In 2020, a mission-driven group of volunteers from across the construction industry came together with the goal of saving lives. They collaborated to launch the inaugural Suicide Prevention Week for the industry — a week dedicated to raising awareness about the higher-than-average number of suicides in the construction industry, and to providing resources to help prevent those deaths.

During Construction Suicide Prevention Week, organizations, like you, have the opportunity to participate in this important movement as we all join an effort to get life-changing information to the people who need it, lift the stigma surrounding mental health conversations, and come together as a community to save lives.

Suicide is a leading cause of death among working age adults in the United States. It deeply impacts workers, families, and communities. In the U.S. there are approximately 123 suicides per day which means there is one death every 12 minutes.

The construction industry has the second highest rate of suicide in the United States at 53.3 per 100,000 workers according to the Center for Disease Control (CDC). Fortunately, like other workplace fatalities, suicides can be prevented.

A major roadblock to addressing the issue of suicide in the construction industry is the stigma associated with the concepts of depression, mental health challenges, and seeking help. This stigma makes it incredibly difficult for those who may be considering suicide to get the help they need.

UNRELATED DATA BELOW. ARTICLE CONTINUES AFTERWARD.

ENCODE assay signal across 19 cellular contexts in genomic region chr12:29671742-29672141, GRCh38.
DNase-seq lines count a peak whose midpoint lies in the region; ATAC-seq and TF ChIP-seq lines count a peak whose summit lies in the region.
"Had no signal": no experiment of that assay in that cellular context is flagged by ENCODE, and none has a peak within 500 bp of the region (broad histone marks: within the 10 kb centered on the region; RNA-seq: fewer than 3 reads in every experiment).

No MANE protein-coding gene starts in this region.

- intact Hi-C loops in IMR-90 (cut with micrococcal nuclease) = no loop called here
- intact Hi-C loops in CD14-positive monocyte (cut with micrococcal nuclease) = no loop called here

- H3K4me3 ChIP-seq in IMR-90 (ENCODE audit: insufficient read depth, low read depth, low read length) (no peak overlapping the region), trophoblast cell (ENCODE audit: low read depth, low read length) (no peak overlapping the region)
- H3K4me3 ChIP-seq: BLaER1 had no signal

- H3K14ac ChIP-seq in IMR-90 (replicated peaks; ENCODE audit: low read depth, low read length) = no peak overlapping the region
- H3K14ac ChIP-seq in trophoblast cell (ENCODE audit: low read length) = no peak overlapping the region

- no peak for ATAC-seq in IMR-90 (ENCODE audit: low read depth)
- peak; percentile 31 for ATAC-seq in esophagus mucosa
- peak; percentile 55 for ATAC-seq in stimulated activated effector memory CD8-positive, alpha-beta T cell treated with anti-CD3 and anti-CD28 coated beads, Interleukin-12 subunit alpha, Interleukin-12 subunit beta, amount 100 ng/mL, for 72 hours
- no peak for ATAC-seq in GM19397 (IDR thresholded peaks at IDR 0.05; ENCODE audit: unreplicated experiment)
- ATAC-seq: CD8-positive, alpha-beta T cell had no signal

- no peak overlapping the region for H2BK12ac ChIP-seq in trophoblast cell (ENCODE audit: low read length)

Use the resources provided, on our website, to plan activities with your workers during Construction Suicide Prevention Week.

Here are some specific ideas of ways your organization can participate:
• Share Who to Call in a Crisis, which is a list of organizations and phone numbers that anyone can call when they need help. Many people may not know who they can turn to when they need help and this simple act can put that information in front of those who need it.
• Host one or more toolbox talks on topics like construction suicide dangers, reducing stigma, recognizing warning signs, how to listen, and how to seek help.
• Post your efforts on social media. By sharing how your organization is promoting this campaign you are proactively working to stamp out the stigma around mental health and can prevent deaths by suicide.
• Hand out, or hang up, the fact sheets to let workers know all the options.

When developing and improving workplace safety programs, it’s important to remember that addressing mental health issues can be as important as preventing physical health hazards on the job.